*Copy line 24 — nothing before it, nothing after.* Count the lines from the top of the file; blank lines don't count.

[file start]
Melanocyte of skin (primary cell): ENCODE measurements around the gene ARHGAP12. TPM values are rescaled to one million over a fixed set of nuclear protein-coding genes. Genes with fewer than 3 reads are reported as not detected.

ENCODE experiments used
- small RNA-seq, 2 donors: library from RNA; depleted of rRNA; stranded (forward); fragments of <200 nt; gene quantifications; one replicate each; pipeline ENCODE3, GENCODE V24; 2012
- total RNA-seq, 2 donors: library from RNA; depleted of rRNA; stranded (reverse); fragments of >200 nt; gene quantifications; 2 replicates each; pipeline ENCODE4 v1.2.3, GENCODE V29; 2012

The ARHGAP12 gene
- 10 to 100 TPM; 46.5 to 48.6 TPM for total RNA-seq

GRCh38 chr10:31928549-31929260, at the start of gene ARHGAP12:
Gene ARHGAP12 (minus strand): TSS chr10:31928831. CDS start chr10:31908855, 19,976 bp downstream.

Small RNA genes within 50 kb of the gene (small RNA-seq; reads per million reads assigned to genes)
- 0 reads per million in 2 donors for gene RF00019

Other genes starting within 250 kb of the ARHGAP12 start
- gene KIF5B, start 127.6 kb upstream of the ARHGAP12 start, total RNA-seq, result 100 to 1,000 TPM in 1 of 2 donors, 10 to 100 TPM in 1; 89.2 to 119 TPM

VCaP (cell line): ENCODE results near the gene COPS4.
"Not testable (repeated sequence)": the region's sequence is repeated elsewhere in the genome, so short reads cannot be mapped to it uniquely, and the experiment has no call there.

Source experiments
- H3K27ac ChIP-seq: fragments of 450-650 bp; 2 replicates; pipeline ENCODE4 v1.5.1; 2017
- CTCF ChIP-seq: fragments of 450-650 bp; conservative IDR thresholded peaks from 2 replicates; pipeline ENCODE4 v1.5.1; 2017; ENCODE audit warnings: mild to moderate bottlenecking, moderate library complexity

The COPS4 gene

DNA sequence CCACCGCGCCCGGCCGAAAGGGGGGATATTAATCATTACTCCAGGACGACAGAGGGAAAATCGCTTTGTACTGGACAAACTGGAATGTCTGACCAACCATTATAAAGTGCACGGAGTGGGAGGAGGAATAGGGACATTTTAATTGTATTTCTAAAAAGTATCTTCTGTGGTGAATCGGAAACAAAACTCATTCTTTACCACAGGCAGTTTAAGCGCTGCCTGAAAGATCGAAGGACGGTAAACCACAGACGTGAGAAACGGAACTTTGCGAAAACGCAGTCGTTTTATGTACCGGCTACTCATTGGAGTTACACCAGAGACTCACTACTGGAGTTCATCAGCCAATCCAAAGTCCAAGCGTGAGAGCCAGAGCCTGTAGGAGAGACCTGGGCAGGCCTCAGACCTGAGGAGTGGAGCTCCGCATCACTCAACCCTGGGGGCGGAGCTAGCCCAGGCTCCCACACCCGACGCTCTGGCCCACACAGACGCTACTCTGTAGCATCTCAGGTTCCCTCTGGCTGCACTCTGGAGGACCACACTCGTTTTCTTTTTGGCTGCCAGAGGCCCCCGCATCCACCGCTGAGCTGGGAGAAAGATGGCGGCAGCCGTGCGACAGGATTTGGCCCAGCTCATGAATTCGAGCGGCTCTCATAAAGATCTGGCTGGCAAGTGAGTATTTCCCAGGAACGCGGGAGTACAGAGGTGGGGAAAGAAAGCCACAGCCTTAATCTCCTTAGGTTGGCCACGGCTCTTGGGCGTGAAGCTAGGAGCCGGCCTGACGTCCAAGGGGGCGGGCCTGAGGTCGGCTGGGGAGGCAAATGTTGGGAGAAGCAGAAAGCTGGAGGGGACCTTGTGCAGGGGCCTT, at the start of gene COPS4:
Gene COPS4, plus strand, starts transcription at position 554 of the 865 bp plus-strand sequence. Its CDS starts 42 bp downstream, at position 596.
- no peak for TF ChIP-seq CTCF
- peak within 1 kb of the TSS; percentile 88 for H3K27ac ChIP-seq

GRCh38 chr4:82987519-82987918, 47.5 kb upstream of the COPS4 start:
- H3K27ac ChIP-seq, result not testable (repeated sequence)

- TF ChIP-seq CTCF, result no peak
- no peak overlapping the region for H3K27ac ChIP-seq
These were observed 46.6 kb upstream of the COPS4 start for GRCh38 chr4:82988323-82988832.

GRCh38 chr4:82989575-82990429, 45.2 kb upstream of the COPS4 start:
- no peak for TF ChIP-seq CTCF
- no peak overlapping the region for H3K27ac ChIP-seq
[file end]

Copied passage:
- H3K27ac ChIP-seq, result not testable (repeated sequence)